The Baader Meinhof Complex at the London Film Festival





Uli Edel's film covers a scant 10 years of German history. It begins with the 1967 Berlin protests against the Shah of Persia, which left an innocent student, Benno Ohnesorg, shot dead by police. And it ends with the 1977 Mogadishu hijack and the murder of the industrialist Hanns Martin Schleyer. What a decade.

A brisk - and controversial - tour through these events, it gets off to a barnstorming start. Some terrifically well-staged sequences, mixed with newsreel footage, delineate the ructions spreading all over the map - Vietnam, Bolivia, Prague, Paris, the Middle East - which convinced a generation that the world was doomed and that desperate measures were the only solution.

The film concentrates initially on the unholy trinity of the thug-turned-revolutionary Andreas Baader, his girlfriend Gudrun Ensslin and the radical journalist Ulrike Meinhof.

It's a startling reminder of the degree of public support they commanded at the time. A quarter of Germans under 30 sympathised with the gang. In one scene, the public cheers as they hurl insults at the judges during their trial.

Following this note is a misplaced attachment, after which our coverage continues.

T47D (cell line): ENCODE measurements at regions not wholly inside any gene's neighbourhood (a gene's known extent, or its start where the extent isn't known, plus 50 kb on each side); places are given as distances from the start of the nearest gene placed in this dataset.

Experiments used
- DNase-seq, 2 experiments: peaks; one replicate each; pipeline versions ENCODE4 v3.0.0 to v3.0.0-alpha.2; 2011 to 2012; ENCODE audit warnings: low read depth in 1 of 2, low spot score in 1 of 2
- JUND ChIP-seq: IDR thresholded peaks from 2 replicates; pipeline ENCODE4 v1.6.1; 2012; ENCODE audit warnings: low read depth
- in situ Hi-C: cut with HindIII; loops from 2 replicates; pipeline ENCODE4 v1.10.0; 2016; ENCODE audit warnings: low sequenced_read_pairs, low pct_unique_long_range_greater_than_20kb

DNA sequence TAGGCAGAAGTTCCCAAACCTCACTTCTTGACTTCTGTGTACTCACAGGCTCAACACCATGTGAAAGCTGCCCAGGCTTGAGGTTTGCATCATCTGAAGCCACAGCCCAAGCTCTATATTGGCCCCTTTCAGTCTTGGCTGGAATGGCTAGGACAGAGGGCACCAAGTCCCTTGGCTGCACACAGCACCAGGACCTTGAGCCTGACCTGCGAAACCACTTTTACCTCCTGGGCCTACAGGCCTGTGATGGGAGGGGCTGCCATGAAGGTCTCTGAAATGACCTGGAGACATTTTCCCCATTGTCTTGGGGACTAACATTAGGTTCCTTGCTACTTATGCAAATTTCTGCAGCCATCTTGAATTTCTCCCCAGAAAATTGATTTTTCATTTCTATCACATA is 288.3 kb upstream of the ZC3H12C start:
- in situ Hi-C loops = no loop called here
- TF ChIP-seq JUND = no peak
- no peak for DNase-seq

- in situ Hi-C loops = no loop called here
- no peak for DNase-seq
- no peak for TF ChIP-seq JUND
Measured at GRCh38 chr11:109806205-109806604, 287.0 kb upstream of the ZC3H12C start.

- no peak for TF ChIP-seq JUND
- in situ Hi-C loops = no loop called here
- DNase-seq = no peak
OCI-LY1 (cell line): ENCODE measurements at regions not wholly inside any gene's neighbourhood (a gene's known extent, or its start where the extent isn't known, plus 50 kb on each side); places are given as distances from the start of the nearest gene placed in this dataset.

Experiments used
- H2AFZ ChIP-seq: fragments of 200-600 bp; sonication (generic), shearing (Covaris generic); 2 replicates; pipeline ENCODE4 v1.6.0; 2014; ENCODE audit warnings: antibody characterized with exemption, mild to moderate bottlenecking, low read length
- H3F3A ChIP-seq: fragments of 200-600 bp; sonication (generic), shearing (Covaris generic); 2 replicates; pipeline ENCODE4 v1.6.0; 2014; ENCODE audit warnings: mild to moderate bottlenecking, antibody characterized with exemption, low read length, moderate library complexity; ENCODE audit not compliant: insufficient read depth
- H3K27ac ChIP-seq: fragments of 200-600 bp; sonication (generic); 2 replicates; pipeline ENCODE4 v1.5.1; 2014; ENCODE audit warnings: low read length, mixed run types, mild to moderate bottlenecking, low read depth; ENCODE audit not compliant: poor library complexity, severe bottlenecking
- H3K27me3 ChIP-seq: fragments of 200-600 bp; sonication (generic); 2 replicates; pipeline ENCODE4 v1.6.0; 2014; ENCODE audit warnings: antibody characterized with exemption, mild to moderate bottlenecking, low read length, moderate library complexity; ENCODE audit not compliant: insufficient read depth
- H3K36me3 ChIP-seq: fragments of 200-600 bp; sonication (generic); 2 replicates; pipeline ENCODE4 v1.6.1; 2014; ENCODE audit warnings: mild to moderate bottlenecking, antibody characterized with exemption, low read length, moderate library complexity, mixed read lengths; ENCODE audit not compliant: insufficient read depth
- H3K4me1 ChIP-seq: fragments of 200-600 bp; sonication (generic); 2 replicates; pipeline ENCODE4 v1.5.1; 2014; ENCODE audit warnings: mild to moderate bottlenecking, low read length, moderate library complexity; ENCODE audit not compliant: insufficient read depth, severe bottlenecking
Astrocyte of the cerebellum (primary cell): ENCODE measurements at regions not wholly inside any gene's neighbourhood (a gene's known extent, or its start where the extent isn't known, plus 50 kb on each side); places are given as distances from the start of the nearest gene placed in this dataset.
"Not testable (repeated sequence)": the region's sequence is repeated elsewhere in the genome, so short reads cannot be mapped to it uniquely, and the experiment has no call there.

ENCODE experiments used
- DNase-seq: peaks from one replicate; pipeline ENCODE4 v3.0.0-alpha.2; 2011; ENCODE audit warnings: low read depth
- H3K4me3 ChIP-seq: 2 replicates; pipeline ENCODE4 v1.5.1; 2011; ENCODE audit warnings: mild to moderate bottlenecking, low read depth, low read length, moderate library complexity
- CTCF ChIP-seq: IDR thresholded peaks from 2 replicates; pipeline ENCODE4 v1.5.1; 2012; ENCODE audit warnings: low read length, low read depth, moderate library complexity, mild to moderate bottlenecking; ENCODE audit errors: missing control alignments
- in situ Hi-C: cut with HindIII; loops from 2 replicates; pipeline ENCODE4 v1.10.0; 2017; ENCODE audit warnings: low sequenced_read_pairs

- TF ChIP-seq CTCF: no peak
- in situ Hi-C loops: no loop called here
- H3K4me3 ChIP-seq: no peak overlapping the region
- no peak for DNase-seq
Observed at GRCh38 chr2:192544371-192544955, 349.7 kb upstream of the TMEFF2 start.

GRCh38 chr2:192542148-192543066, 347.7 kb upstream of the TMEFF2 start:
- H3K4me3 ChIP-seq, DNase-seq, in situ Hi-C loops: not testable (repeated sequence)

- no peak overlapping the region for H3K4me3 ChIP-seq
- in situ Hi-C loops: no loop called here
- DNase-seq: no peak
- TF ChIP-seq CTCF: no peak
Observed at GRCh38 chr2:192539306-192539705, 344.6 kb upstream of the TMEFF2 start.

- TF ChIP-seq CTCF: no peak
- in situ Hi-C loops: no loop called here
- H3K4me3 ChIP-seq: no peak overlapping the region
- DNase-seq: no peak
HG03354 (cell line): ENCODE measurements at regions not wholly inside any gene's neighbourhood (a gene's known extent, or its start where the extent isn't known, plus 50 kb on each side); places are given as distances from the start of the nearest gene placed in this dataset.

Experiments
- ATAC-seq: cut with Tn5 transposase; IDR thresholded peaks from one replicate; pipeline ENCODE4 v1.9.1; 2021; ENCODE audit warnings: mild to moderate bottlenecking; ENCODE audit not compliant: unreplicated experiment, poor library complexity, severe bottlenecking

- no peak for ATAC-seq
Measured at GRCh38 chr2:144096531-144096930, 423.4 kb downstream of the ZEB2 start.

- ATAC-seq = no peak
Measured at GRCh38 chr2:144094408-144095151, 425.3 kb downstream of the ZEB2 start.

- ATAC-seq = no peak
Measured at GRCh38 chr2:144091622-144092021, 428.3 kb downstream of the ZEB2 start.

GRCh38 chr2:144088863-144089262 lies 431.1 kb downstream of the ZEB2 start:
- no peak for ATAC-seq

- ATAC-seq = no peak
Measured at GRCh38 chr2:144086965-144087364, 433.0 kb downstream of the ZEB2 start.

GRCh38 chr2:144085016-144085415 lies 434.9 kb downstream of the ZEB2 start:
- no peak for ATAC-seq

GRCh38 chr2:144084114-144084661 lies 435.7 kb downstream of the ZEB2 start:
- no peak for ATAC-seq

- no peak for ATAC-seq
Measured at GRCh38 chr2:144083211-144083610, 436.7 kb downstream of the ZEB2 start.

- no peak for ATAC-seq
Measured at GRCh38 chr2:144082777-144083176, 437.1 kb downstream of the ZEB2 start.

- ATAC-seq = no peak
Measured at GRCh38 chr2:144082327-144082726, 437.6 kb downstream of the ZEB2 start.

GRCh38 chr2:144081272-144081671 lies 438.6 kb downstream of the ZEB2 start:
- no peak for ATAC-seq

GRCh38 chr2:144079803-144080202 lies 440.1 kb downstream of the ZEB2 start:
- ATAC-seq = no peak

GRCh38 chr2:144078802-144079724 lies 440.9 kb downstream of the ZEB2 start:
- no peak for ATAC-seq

Edel also finds some moments of almost farcical comedy: Baader in Rome, railing bitterly against the Italians who steal "his" stolen car, the terrorists tetchily submitting to a PLO boot camp where men and women are dispatched to separate dormitories and nude sunbathing creates a scandal.

But he also has to steer a narrow course between romanticising the terrorists and making them so repellent that they can't carry the movie. The film's main difficulty is finding a central focus. Bruno Ganz (recently seen as Hitler in Downfall) lends quiet authority to Horst Herold, the shrewd police chief who sees the need to understand the terrorists. But he is stranded for long stretches on the fringes of the action. The gang members are played by some of Germany's best young actors, but there isn't time fully to explore their emotional connections...



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